When we first meet Cassie Thomas (Carey Mulligan), she’s supposedly drunk in a club, getting taken home by a man she’s never met before. As you’ve probably seen in the trailers, she is not intoxicated and the man with ill intent is in for a bit of a surprise. When she snaps to and asks what he’s doing, the man is surprised. Wasn’t she supposed to be drunk? But, Cassie says, why should that make a difference? I should be aware of what’s going on, right? The men are adamant in their protests: I’m not an asshole!
Of course not. And I, a man, sit on the couch thinking the same thing. Thank you, Lord, that I am not like that asshole on screen. I’m different, right? This question is less important than wondering: what would I do if confronted about being complicit?
Jump cut to when she gets home after the encounter: she records the man’s name and a tally mark in her journal, next do dozens of others. Wait, did she kill that guy? Is this one of those movies?
I’ll admit, writer/director Emerald Fennell was an unfamiliar name to me before this. I’ve not watched Call the Midwife or Killing Eve. Her meteoric rise and incredible work ethic is impressive (even if she was, not surprisingly, helped by having wealthy, well-connected parents, like most people in the industry). She shot Promising Young Woman (her debut feature) in only 23 days.
What impresses me most about that is the very confident sense of style across the production design, cinematography, costuming, and the performances she gets out of her cast.
The lighting and production design give many scenes a neon-tinged hue, like it was filmed off the glare of a lollipop, as if we’re supposed to wonder if any of this is real or is it merely one woman’s revenge fantasy.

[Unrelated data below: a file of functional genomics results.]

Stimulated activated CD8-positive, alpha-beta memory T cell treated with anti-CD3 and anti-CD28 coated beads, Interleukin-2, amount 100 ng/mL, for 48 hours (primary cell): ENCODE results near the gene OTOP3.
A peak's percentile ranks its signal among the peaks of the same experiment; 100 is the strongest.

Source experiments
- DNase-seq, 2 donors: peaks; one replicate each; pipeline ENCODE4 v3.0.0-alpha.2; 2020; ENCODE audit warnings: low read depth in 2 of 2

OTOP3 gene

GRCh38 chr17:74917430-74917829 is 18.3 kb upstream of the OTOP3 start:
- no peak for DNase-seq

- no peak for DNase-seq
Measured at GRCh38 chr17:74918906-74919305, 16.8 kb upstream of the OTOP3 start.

Everything is boldly overstated. The parents’ house is like a baby boomer grandma nightmare of old furniture, dog paintings, and hideous curtains. The clubs Cassie visits have bright red vinyl tufted seats and garish lighting. She works at an impossibly hip coffee shop.
It’s revenge fantasy with a lot of gritty realism mixed in. Before the viewer knows Cassie’s end game, there is stomach-churning behavior from the men she picks up. Like Sin City, some of the stylization offsets that. I think if Lynne Ramsey or Kathryn Bigelow had been given the same script, it would be a lot more horrifying and less entertaining. There are scenes that shouldn’t look the way they do – a singing montage in a pharmacy takes place in what appears to be a hip bar that sells cold medicine, but at no point does the viewer care that it looks like a fairytale. It’s just too fun to watch.
The costuming and makeup are so precise, like every character is hiding something under their thick facade of perfect eyeshadow and flawless outfits. Fennell wants to emphasize the emptiness of outward appearances by drawing attention to it and making it look beautiful. (“I want that nail polish!” my girlfriend exclaimed to me after one scene.) What’s lurking underneath? For some, they’re hiding wickedness; others, shame. One of the earliest shots in the movie is a hilarious crotch-level montage of dudes dancing in a club: flat asses, slim fit khakis, checkered shirts coming untucked. You know those guys. You’ve seen them. In fact, you probably know everyone in this movie. That’s the point.